Glucose intolerance was equally distributed in both racial groups with 32% (n = 8) of the C and 31% (n = 5) of the AA groups having impaired glucose tolerance tests, however, no individual met ADA criteria for diabetes. Mean fasting insulin (AA: 22.1 ± 3.2, C: 17.7 ± 2.0, P = NS), fasting glucose (AA: 88.4 ± 6.5, C: 93.3 ± 1.9, P = NS), glucose AUC (AA: 21 527 ± 677, C: 22 488 ± 495, P = NS) were similar between racial groups (Table 2). Total caloric (2509 ± 202 vs 2165 ± 133 in AA and C, respectively, P = NS) and macronutrient intake were similar between racial groups. Carbohydrates accounted for the majority of caloric intake in both groups (45 vs 46% in AA and C, respectively, P = NS), with both racial groups having a similar percentage of calories resulting from fat (39% in AA vs 37% in C, P = NS) and protein (16% both groups).
During the OGTT, AA subjects exhibited higher CIR30 (2.26 ± 0.40 vs 1.02 ± 0.12, P<0.01) and hyperinsulinemia (IAUC: 23 974 ± 4828 vs 14 478 ± 1463, P = 0.02) and decreased hepatic insulin clearance (CP/IAUC: 0.07 ± 0.01 vs 0.11 ± 0.01, P<0.01) than C subjects (Figure 1). However, WBISI (AA: 2.54 ± 0.43 vs C: 3.16 ± 0.29, P = NS) and C-peptide AUC (AA: 1363 ± 127 vs C: 1464 ± 97, P = NS) were not significantly different between racial groups (Table 2).
Fasting and changes of insulin and GLP-1 concentrations during OGTT are shown in Figures 1 and and2.2. In obese AA subjects, fasting GLP-1 levels were significantly higher than fasting levels in obese Cs (6.67 ± 2.53 vs 4.46 ± 1.11, P = 0.02). After glucose load, GLP-1 levels were also higher in obese AAs compared to obese C (GLP-1AUC = 1175 ± 412 vs 822 ± 191, P = 0.02). These differences between racial groups persisted after correction by BMI, WHR, waist circumference, and fat mass. Correlation analyses in both racial groups indicate that IAUC correlated with WBISI (AA: r = −0.90, P<0.001; C: r = −0.92, P<0.001) and CIR30 (AA: r = 0.59, P = 0.03; C: r = 0.67, P<0.001).
This study was undertaken to explore whether increased GLP-1 levels could explain the increased β-cell activity, insulin level or lower insulin sensitivity reported in obese AA subjects. Higher fasting and stimulated insulin concentrations 6,28,29 in AAs have been explained by a diversity of mechanisms.6,7 Haffner et al6 reported both increased first-phase insulin secretion and reduced insulin sensitivity as the two major determinants of the higher insulin concentrations in AAs. Conversely, Jiang et al,7 in a biracial sample of 1157 adolescents from the Bogalusa Heart Study, reported that the higher insulin concentration in AAs was mainly explained by reduced hepatic insulin clearance as determined by a lower C-peptide/insulin ratio. Arslanian et al,8 suggested that the higher insulin secretion in AAs (50% first-phase and 38% second phase) represented a compensatory mechanism to overcome the 35% decrease in insulin sensitivity. In agreement with these reports, our study indicates that at comparable levels of insulin sensitivity, obese AAs have higher β-cell activity and impaired insulin clearance compared to obese C.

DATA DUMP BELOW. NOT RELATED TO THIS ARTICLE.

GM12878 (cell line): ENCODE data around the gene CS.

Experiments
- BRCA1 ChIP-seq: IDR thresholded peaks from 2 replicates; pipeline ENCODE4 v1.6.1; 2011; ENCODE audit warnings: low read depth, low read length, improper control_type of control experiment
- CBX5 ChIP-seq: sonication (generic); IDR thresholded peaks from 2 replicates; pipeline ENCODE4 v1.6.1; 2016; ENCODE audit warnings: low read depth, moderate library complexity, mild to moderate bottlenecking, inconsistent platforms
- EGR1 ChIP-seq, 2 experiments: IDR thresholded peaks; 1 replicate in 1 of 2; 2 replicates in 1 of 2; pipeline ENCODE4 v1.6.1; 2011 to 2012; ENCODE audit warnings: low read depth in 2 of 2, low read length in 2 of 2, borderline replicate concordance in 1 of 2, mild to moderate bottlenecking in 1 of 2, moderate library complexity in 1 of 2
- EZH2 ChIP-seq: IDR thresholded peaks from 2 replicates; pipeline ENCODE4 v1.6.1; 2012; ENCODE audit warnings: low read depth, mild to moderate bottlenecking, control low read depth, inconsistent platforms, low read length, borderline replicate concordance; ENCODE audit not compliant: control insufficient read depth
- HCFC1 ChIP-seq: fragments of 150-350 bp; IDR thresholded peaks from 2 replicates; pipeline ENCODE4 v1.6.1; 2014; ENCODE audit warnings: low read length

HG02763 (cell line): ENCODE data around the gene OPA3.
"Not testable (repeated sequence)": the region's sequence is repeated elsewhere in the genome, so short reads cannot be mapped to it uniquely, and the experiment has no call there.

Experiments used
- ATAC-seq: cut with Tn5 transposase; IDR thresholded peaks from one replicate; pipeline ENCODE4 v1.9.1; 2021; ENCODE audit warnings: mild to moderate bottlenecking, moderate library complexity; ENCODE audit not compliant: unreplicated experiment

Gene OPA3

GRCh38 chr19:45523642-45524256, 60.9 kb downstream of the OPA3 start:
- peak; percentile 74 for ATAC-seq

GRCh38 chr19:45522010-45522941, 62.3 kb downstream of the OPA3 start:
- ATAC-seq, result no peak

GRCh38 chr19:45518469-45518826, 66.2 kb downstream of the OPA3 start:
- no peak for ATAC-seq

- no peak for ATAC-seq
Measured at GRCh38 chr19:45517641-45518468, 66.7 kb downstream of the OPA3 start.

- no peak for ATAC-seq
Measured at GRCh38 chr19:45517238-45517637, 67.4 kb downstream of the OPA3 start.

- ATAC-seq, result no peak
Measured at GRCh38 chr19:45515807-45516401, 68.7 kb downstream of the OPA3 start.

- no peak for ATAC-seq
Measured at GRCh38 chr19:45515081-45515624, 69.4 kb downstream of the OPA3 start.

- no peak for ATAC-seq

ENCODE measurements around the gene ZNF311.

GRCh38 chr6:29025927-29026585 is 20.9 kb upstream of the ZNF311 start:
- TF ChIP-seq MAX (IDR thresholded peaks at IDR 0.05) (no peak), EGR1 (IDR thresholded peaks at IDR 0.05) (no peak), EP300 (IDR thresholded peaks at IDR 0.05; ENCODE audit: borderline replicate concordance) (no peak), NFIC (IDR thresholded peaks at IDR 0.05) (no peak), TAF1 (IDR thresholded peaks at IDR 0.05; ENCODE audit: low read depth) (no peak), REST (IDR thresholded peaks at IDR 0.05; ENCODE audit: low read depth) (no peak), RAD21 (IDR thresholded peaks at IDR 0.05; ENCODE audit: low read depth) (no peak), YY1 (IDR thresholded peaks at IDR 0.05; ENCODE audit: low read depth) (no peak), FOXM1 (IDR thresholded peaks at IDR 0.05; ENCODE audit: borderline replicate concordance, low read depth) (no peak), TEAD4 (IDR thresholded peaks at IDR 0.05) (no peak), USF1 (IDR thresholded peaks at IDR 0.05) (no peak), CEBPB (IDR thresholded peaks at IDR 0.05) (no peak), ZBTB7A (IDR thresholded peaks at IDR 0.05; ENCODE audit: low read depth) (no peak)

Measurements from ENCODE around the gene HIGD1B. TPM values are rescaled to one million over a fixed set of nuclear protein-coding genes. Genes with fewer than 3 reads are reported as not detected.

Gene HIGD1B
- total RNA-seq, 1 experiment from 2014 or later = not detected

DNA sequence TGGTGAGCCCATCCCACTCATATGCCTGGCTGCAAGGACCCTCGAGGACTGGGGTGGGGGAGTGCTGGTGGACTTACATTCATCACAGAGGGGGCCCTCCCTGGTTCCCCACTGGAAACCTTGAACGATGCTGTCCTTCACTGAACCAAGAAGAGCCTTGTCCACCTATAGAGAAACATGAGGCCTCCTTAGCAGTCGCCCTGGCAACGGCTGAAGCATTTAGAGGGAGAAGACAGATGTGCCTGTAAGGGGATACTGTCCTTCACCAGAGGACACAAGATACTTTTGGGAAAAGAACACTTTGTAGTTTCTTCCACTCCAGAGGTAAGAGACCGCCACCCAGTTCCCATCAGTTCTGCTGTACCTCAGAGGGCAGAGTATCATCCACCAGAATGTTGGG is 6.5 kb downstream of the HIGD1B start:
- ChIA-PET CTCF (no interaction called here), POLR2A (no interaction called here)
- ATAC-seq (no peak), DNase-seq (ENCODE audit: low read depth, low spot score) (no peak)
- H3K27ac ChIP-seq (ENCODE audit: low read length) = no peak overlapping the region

A novel finding in this study is that at similar levels of glucose, BMI, fat mass (DEXA, WHR, leptin), dietary intake, and insulin sensitivity, obese AAs have significantly higher fasting and stimulated GLP-1 concentrations than obese C. Changes in GLP-1 levels paralleled changes in β-cell activity (CIR30) and preceded the peak insulin response during the OGTT. Our results do not explain if higher concentrations of GLP-1 are the result of increased secretion, differences in metabolic clearance, or a combination of both.
Elimination of bioactive GLP-1 from the circulation may occur via at least three different mechanisms: renal clearance, 30–32 hepatic clearance,31 and degradation in the circulation by mainly dipeptidyl peptidase IV (DPP IV; EC 220.127.116.11).33,34 The differences in GLP-1 and insulin concentrations and dynamics between AAs and C, warrants further exploration.